Singapore continues to maintain its strategy of living with the virus, despite the fact that it recently reported record daily cases of COVID-19 and an increase in the number of deaths fueled by a Delta variant outbreak.

On Saturday, the island city-state of 5.45 million people reported a daily record of 3,703 cases and 11 deaths, according to data from Johns Hopkins. On the same day, Singapore decided to continue its Vaccinated Non-Quarantine Travel Pathway (VTL) program, which is scheduled to begin October 19, announcing the addition of eight Western countries, including Canada, the United States and the United Kingdom. -United.

Under the new rules, travelers from a total of 11 countries can enter Singapore without having to self-quarantine – all as part of its “recover and rebuild” campaign, according to Transport Minister S. Iswaran.

Singapore is home to the Asian headquarters of many multinational corporations, whose executives rely on ease of travel to and from the country – one of the world’s largest travel and finance hubs.

In an address to the nation, Prime Minister Lee Hsien Loong said Singapore could not “remain locked up and closed indefinitely,” adding that job losses, family separation and business closures had caused “a psychological and emotional tension and mental fatigue ”.

But while Singapore has said it wants to transition to a rampant COVID model in May, the recent wave of Delta variants has put those plans at risk.

On October 1, Singapore reimposed some local restrictions to thwart the spread. The tougher measures included limiting social gatherings to two people and suspending or moving online classes for students 12 and under – a move that has sparked some frustration among Singaporeans, Reuters reported.

Speaking on Saturday, Lee said it would take “at least three months, and maybe up to six months” to become unrestricted, and hinted at the possibility of future lockdowns if cases start to increase. – unlike Malaysia.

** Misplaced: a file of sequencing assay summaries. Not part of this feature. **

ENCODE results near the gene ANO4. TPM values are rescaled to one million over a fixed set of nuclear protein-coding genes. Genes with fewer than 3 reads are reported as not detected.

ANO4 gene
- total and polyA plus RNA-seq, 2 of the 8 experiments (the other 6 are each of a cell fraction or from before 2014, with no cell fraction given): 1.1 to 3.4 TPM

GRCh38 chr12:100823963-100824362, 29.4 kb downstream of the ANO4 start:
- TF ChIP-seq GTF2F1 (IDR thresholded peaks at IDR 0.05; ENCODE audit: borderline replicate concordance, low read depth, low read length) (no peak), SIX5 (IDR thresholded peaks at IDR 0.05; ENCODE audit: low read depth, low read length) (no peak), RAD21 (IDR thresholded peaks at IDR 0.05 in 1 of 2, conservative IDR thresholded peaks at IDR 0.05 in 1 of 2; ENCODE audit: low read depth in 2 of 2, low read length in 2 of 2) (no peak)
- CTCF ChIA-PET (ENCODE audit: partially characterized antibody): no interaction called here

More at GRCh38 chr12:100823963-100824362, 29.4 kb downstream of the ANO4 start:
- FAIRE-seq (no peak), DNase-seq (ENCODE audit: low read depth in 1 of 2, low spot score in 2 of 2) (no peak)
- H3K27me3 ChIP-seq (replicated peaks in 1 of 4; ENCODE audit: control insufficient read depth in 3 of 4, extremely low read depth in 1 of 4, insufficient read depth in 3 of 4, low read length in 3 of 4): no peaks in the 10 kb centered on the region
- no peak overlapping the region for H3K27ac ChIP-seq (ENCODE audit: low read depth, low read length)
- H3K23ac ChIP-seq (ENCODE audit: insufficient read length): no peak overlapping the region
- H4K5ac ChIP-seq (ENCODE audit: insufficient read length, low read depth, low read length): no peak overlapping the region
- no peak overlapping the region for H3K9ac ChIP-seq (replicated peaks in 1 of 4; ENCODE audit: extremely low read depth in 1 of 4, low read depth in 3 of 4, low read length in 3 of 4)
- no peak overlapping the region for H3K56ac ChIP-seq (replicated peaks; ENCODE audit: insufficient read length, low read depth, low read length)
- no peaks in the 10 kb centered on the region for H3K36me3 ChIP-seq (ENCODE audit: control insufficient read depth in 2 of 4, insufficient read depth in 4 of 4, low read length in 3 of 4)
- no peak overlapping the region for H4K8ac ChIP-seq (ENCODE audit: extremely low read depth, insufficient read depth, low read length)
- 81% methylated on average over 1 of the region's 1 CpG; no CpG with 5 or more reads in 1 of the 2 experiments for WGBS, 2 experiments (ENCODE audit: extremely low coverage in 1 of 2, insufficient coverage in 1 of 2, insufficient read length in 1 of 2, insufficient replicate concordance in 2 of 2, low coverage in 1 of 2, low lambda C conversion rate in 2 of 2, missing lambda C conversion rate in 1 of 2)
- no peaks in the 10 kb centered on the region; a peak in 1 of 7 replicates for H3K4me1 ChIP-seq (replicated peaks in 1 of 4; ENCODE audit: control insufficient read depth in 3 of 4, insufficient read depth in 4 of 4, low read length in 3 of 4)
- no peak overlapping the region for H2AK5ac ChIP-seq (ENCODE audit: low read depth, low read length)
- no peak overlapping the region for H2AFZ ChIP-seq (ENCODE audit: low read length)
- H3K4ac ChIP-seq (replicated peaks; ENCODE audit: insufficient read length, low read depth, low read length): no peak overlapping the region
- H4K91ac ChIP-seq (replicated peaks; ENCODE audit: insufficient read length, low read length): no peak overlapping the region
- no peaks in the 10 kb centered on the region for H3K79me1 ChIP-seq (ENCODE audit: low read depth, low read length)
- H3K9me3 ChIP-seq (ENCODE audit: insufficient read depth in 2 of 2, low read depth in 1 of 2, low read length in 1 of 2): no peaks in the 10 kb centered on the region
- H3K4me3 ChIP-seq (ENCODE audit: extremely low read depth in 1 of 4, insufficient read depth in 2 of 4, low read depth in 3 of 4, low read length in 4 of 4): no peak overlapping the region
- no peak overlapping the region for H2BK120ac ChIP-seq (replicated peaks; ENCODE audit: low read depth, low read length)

“Once this push has stabilized, we could still see future pushes, especially if new variants emerge,” Lee said. “We may need to step on the brakes again if cases escalate too quickly, to protect our health care system and health care workers.”

Singapore has one of the highest vaccination rates in the world, with more than 80% of its population fully vaccinated, according to data from Johns Hopkins.


Singapore’s decision to move forward with VTL comes as other countries in the Asia-Pacific region are also moving towards living with COVID.

Thailand plans to reopen its capital, Bangkok, and other major destinations to foreign tourists by November in order to revive its struggling tourism industry, which accounted for more than 11% of the country’s GDP in 2019, according to Reuters.

The Vietnamese government on Wednesday announced plans to reopen major tourist destinations to vaccinated visitors from countries deemed to be at low risk of COVID-19 from December, before a full recovery scheduled for June of next year, Reuters reported .

Indonesia, meanwhile, has authorized the reopening of public spaces and the return of factories to full capacity. Tourists from countries such as China, New Zealand and Japan will be allowed entry to the resort island of Bali by October 14, Reuters reported, citing government officials. But travelers will have to quarantine themselves for eight days at their expense.

Sydney emerged from a strict lockdown that was imposed in June to contain an outbreak of Delta on Monday. Now, fully vaccinated Sydney residents – around 70% of the city’s adults – can return to restaurants, bars and gyms, while many family members can reunite after months apart.